iii.3.2 Integral cross sections
The angular range, , where the Fraunhofer approximation applies the best, comprises the largest-impact-parameter collisions that contribute to the scattering the most, see Figs. 4 and 5. Therefore, the integral cross section can be obtained, to a good approximation, by integrating the Fraunhofer differential cross sections, Eq. (28) and (29), over the solid angle , with and .
The integral cross-sections thus obtained for the magnetic field oriented parallel and perpendicular to the initial wave vector are presented in Figs. 6 and 7. A prominent feature of the cross sections for the transitions is that, in the parallel field geometry, they increase for the final states and decrease for the states, while it is the other way around for the perpendicular geometry.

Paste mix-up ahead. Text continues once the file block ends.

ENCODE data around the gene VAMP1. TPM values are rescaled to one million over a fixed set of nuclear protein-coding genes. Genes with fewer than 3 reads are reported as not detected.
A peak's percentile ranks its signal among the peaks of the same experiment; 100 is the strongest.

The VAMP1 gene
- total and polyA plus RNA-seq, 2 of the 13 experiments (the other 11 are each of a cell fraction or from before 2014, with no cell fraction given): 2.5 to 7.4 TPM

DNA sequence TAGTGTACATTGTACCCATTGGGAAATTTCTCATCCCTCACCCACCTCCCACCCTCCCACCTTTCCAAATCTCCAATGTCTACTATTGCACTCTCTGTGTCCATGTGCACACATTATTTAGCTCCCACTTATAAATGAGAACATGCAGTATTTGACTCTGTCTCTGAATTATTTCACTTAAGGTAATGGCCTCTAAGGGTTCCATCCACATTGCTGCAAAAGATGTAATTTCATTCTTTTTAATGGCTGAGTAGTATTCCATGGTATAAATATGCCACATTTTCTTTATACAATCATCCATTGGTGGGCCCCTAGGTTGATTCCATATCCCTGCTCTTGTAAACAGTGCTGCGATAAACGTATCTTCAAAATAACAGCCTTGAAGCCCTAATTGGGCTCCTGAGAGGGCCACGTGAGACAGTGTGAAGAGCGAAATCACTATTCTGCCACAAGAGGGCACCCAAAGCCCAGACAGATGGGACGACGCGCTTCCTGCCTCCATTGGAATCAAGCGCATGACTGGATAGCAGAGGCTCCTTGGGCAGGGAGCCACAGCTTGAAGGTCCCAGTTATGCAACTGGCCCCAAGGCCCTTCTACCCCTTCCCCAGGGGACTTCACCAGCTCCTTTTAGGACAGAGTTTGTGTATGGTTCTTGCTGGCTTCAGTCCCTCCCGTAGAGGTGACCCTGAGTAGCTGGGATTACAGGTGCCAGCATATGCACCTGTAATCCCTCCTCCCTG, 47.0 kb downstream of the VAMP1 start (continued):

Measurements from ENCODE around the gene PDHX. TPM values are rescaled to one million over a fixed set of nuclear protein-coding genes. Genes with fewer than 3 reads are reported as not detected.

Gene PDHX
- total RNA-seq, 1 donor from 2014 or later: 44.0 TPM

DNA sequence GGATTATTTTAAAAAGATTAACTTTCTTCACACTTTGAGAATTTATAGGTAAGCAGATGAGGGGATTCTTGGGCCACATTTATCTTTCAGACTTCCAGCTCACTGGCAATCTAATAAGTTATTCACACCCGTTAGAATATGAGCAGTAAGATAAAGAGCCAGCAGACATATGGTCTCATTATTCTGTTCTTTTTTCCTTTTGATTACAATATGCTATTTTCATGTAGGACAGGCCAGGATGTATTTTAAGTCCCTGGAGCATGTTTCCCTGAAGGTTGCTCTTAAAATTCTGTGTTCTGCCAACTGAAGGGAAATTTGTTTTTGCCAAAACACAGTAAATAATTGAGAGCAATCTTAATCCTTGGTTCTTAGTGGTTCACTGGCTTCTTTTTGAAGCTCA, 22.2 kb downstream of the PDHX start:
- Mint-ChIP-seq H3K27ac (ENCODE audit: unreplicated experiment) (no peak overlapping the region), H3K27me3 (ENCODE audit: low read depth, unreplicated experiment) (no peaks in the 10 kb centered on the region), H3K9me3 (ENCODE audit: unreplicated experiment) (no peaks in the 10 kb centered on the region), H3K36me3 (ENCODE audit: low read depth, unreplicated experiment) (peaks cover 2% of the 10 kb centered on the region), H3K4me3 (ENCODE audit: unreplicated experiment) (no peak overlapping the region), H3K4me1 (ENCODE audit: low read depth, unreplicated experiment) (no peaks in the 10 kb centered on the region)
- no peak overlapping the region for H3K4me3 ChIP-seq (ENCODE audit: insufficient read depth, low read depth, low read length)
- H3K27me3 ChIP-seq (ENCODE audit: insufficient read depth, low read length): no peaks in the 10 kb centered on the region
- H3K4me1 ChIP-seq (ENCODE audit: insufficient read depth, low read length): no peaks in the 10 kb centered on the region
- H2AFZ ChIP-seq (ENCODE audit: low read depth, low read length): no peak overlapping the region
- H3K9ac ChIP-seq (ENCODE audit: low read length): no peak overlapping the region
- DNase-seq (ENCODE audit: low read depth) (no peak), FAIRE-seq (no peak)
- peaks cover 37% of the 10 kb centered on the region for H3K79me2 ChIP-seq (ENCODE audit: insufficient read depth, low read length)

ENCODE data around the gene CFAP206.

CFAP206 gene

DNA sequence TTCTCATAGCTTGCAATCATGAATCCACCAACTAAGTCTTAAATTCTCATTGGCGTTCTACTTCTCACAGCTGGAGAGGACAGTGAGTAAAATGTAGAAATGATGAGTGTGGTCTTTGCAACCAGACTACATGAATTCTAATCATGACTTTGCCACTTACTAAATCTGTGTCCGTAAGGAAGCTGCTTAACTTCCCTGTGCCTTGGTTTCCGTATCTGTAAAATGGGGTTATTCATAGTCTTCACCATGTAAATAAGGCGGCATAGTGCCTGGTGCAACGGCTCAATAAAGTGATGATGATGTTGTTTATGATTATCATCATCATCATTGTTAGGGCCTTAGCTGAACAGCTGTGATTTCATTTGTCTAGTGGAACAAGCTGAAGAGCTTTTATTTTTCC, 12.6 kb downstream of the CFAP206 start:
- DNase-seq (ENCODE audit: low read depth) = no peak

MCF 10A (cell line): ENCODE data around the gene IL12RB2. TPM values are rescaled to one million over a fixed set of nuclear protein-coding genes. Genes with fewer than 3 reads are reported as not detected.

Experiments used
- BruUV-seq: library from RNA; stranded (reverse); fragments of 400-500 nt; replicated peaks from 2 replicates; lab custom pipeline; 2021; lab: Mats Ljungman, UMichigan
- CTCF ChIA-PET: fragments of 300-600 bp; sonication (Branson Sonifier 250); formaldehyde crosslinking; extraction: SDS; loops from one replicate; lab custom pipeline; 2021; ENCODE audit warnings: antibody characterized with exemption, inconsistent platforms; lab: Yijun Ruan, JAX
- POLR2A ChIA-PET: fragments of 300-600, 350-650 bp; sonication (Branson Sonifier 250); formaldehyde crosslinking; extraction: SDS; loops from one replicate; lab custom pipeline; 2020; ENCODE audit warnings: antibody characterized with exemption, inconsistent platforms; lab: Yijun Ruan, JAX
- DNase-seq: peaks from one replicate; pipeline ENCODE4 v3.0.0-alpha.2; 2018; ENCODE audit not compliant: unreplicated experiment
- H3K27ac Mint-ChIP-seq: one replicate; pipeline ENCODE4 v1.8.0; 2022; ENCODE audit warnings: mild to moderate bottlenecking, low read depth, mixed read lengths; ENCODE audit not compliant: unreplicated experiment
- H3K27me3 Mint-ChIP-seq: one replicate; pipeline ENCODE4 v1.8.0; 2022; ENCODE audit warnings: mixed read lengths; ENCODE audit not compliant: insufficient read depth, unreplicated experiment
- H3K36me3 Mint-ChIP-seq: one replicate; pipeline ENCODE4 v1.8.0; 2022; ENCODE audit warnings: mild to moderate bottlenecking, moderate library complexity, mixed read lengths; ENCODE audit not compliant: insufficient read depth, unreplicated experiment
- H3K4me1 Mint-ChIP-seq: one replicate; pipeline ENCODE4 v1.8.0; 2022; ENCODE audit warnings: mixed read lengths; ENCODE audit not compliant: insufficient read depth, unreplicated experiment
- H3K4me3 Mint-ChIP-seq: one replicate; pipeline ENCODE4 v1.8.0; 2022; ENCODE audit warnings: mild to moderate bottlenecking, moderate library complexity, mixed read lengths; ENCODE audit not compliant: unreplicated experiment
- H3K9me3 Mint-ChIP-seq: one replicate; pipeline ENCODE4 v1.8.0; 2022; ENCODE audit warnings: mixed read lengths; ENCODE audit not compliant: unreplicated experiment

In order to make sense of these trends in the field dependence of the -averaged cross sections, let us take a closer look at the partial, -resolved cross sections for the channels and the two field geometries, also shown in Figs. 6 and 7.
(i) Magnetic field parallel to the initial wave vector, . In this case, the real Wigner matrices reduce to the Kronecker delta functions, , and the scattering amplitude (27) becomes:
Eq. (31) allows to readily interpret the dependences presented in Fig. 6. First, we see that the coefficients, defined by eq. (12), lead to a selection rule, namely that the cross sections vanish for odd. Therefore, the partial cross sections for such combinations of and do not contribute anything to the trends seen in Fig. 6 that we wish to explain. Equally absent are contributions from the transitions leading to the states with , since these states exhibit no alignment, see Fig. 2 (a), (c).